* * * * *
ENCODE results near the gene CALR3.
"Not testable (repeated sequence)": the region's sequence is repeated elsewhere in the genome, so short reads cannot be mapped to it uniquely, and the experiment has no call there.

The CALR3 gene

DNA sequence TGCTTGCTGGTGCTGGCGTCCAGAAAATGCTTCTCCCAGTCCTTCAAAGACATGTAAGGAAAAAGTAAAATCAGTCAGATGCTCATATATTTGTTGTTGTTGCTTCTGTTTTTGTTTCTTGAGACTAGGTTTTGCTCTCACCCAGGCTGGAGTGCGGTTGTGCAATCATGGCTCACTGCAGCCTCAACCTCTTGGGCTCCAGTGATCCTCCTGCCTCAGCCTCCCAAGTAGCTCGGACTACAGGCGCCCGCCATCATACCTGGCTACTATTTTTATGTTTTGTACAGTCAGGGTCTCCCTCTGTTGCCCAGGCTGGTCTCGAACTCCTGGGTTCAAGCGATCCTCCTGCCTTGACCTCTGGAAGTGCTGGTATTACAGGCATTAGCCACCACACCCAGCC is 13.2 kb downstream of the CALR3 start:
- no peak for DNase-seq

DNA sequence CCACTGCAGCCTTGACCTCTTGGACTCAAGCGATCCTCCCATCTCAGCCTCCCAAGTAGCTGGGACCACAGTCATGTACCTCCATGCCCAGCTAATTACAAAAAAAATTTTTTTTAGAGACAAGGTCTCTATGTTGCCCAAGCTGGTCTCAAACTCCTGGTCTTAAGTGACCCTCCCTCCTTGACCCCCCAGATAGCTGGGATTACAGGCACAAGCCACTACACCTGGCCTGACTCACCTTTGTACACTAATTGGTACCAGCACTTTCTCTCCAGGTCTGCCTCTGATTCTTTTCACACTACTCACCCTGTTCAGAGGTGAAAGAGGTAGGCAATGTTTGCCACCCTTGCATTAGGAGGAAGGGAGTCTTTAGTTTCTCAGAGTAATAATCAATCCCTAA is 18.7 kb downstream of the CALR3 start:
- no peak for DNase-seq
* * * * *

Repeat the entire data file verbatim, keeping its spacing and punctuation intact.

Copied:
ENCODE results near the gene CALR3.
"Not testable (repeated sequence)": the region's sequence is repeated elsewhere in the genome, so short reads cannot be mapped to it uniquely, and the experiment has no call there.

The CALR3 gene

DNA sequence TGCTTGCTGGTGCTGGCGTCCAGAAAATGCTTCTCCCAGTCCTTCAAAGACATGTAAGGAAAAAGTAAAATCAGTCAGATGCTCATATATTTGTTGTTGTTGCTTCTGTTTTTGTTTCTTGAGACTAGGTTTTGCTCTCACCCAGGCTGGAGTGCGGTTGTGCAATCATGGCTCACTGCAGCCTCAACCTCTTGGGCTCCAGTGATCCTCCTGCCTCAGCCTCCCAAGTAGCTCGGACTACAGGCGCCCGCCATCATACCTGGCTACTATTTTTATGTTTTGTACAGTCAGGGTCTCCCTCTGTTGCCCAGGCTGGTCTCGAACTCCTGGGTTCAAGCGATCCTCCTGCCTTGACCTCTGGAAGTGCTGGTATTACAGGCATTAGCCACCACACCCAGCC is 13.2 kb downstream of the CALR3 start:
- no peak for DNase-seq

DNA sequence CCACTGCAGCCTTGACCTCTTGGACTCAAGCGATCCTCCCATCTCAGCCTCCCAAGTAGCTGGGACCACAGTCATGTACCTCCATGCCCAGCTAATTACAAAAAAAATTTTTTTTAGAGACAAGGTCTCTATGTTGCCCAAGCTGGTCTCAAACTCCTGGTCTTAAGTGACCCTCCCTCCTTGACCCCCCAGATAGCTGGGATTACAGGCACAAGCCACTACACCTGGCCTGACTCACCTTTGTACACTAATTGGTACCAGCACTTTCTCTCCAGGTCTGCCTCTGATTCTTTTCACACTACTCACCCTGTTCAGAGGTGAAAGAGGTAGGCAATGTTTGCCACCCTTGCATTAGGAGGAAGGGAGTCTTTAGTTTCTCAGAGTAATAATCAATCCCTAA is 18.7 kb downstream of the CALR3 start:
- no peak for DNase-seq